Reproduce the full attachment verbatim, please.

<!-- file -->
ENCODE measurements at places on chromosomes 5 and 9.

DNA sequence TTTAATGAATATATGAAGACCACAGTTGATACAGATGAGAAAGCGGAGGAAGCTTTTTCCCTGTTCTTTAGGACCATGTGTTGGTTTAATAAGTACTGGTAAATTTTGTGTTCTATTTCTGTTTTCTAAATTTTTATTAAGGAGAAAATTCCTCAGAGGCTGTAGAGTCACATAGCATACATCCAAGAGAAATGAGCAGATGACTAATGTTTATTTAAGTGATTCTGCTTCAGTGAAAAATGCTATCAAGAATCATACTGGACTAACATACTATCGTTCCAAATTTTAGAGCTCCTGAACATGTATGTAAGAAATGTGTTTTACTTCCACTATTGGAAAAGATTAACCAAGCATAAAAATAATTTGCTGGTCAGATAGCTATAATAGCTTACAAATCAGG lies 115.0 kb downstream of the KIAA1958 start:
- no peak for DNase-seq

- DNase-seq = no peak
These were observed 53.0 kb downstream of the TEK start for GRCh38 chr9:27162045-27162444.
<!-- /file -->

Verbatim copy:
ENCODE measurements at places on chromosomes 5 and 9.

DNA sequence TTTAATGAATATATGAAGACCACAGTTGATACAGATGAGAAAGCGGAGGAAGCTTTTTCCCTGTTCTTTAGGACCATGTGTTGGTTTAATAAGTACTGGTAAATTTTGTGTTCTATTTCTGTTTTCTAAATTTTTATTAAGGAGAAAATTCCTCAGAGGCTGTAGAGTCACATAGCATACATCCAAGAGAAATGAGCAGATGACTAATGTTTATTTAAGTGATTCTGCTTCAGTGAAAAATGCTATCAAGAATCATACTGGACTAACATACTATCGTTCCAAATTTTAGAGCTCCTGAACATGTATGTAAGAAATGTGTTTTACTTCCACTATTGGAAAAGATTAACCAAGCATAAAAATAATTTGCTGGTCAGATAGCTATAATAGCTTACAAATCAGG lies 115.0 kb downstream of the KIAA1958 start:
- no peak for DNase-seq

- DNase-seq = no peak
These were observed 53.0 kb downstream of the TEK start for GRCh38 chr9:27162045-27162444.